Thyroid dysfunction and tyrosine kinase inhibitors in renal cell carcinoma

Loredana Bianchi, Luigi Rossi, Federica Tomao, Anselmo Papa, Federica Zoratto, Silverio Tomao

Research output: Contribution to journalArticle

22 Citations (Scopus)

Abstract

The most recent World Health Organization classification of renal neoplasms encompassed nearly 50 distinctive renal neoplasms. Different histological subtypes have different clinical outcomes and show different responses to therapy. Overall, the incidence of kidney cancer has increased worldwide in the last years. Although the most common type of kidney cancer is localized renal cell carcinoma (RCC), with a 5-year survival rate of 85%, about one third of patients present advanced or metastatic disease at diagnosis, with a 5-year survival rate of only 10%. Multi-targeted receptor tyrosine kinase inhibitors (TKIs, sunitinib and sorafenib), the anti-VEGF MAB bevacizumab in association with interferon-a, and the mTOR inhibitors are now approved for the treatment of mRCC. Recently, the novel agents pazopanib and axitinib have also demonstrated efficacy in mRCC patients. Several recent retrospective and prospective trials have suggested that some of their adverse events, such as hypertension, hypothyroidism, and hand foot syndrome (HFS) may act as potential biomarkers of response and efficacy of treatment. In this review, we analyzed the studies that have suggested a relationship between hypothyroidism onset and a better outcome of mRCC patients treated with TKIs. The biological mechanisms suggesting and explaining this correlation are not well known and different speculative theories have been considered in order to investigate the clinical link between hypothyroidism occurrence and the prolonged therapy with TKIs in solid tumors. Furthermore, the management of this unexplained side effect is very important to maximize the efficacy of therapy in mRCC patients because there is a clear and consistent relationship between drug dose and efficacy of treatment. Certainly, other studies are needed to clarify whether a better outcome is associated with hypothyroidism induced to TKIs in patients with mRCC.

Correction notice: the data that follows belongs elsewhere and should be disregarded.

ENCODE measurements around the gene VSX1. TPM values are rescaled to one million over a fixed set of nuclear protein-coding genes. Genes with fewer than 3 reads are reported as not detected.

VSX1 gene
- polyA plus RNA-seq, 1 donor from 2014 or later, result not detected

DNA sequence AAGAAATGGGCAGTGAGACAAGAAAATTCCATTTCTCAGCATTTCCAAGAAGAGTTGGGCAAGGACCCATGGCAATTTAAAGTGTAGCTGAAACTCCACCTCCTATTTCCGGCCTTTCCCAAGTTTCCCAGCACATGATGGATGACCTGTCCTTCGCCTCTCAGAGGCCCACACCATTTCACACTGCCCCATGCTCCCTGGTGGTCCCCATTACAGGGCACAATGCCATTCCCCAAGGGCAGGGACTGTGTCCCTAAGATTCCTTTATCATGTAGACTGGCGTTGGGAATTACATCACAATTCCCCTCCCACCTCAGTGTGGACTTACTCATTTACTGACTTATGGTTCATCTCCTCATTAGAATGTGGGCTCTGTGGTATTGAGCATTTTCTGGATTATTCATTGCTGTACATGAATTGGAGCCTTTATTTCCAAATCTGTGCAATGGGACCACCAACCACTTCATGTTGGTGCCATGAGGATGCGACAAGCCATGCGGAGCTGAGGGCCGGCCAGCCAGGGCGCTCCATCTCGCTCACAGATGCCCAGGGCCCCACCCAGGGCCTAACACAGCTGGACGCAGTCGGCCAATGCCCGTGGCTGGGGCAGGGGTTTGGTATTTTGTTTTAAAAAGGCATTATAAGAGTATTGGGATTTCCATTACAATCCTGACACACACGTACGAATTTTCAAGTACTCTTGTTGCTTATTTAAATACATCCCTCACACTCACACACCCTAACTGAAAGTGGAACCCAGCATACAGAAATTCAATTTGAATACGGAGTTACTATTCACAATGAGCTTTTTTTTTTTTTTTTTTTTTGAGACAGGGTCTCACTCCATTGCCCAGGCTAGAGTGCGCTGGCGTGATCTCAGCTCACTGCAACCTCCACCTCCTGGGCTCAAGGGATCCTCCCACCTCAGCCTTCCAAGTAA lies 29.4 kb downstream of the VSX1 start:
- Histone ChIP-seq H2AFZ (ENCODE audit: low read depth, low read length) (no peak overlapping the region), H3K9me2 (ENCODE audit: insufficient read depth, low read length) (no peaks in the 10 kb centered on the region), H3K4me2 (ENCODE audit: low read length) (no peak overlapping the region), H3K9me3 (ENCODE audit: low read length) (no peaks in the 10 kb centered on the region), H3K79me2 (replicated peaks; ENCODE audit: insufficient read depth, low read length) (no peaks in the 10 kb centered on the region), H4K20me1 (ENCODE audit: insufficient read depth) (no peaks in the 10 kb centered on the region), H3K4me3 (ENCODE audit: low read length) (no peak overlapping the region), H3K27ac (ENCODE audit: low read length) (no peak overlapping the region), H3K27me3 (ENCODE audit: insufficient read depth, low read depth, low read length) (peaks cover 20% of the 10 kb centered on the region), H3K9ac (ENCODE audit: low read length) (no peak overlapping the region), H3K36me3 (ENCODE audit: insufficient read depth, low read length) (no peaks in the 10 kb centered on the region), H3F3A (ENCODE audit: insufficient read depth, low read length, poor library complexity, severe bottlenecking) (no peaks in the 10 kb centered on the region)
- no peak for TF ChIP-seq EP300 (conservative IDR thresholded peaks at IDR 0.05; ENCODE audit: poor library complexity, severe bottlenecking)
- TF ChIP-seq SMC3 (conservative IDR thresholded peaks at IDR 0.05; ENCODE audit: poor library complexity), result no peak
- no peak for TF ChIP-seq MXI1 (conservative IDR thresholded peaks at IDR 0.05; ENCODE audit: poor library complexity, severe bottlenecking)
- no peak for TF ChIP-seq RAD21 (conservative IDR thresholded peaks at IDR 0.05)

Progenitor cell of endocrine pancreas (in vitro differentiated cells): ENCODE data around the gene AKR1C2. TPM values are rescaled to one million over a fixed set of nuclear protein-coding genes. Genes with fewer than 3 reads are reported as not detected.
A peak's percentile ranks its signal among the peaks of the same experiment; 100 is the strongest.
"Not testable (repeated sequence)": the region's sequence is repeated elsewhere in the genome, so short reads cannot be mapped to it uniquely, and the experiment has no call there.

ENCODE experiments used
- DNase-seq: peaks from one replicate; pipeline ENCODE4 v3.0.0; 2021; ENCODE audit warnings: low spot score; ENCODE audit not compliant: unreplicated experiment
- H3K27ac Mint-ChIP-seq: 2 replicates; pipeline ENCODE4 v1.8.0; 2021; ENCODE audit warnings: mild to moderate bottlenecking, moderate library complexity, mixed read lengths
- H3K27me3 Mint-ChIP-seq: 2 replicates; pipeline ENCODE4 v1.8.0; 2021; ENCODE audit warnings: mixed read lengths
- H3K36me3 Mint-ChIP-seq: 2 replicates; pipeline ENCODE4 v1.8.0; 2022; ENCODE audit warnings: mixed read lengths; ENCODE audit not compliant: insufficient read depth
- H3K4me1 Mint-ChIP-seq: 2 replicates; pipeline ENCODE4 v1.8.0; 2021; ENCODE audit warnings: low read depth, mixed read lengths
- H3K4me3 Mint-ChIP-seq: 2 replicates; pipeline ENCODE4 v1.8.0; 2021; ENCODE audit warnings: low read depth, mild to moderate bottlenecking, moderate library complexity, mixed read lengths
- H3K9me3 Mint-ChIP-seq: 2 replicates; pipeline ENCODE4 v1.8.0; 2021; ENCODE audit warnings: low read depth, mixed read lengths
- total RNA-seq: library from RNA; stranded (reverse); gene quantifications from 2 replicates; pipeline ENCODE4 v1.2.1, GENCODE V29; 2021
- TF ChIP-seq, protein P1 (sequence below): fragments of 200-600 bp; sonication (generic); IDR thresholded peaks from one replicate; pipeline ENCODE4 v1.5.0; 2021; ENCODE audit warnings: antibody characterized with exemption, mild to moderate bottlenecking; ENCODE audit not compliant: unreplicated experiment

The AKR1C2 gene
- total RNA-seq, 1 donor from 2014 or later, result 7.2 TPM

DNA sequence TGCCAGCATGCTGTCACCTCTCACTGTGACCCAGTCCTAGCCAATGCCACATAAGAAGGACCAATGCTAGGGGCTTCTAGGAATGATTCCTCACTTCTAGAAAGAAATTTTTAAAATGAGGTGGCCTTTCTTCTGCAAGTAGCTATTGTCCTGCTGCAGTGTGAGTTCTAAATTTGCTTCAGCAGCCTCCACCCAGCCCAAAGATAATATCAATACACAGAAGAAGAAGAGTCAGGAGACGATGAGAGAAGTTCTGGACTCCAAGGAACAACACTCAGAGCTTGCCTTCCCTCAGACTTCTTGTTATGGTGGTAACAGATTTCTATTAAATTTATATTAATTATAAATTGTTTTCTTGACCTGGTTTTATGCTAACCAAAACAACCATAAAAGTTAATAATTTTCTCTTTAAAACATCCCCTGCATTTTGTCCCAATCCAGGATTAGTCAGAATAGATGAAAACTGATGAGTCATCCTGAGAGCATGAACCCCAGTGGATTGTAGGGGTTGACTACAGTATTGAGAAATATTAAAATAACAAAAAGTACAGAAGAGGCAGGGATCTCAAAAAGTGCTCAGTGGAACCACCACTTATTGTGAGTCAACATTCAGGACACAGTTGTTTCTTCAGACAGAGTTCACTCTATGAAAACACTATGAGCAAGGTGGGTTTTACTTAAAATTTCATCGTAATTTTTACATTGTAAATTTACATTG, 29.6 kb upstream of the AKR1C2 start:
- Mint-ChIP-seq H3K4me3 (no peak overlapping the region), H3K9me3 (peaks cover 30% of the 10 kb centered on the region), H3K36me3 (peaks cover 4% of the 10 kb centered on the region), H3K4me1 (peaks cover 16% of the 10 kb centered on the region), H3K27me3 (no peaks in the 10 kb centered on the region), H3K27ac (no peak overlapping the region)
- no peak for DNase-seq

Original languageEnglish
JournalEndocrine-Related Cancer
Volume20
Issue number5
DOIs
Publication statusPublished - Oct 2013

Fingerprint

Renal Cell Carcinoma
Protein-Tyrosine Kinases
Kidney Neoplasms
Thyroid Gland
Hypothyroidism
Survival Rate
Hand-Foot Syndrome
Receptor Protein-Tyrosine Kinases
Therapeutics
Interferons
Vascular Endothelial Growth Factor A
Biomarkers
Hypertension
Incidence
Pharmaceutical Preparations
Neoplasms

Keywords

  • Carcinoma
  • Hypothyroidism
  • Metastatic renal cell
  • Tyrosine kinase inhibitors
  • VEGF

ASJC Scopus subject areas

  • Endocrinology
  • Oncology
  • Cancer Research
  • Endocrinology, Diabetes and Metabolism

Cite this

Bianchi, L., Rossi, L., Tomao, F., Papa, A., Zoratto, F., & Tomao, S. (2013). Thyroid dysfunction and tyrosine kinase inhibitors in renal cell carcinoma. Endocrine-Related Cancer, 20(5). https://doi.org/10.1530/ERC-13-0201

Thyroid dysfunction and tyrosine kinase inhibitors in renal cell carcinoma. / Bianchi, Loredana; Rossi, Luigi; Tomao, Federica; Papa, Anselmo; Zoratto, Federica; Tomao, Silverio.

In: Endocrine-Related Cancer, Vol. 20, No. 5, 10.2013.

Research output: Contribution to journalArticle

Bianchi, L, Rossi, L, Tomao, F, Papa, A, Zoratto, F & Tomao, S 2013, 'Thyroid dysfunction and tyrosine kinase inhibitors in renal cell carcinoma', Endocrine-Related Cancer, vol. 20, no. 5. https://doi.org/10.1530/ERC-13-0201
Bianchi, Loredana ; Rossi, Luigi ; Tomao, Federica ; Papa, Anselmo ; Zoratto, Federica ; Tomao, Silverio. / Thyroid dysfunction and tyrosine kinase inhibitors in renal cell carcinoma. In: Endocrine-Related Cancer. 2013 ; Vol. 20, No. 5.
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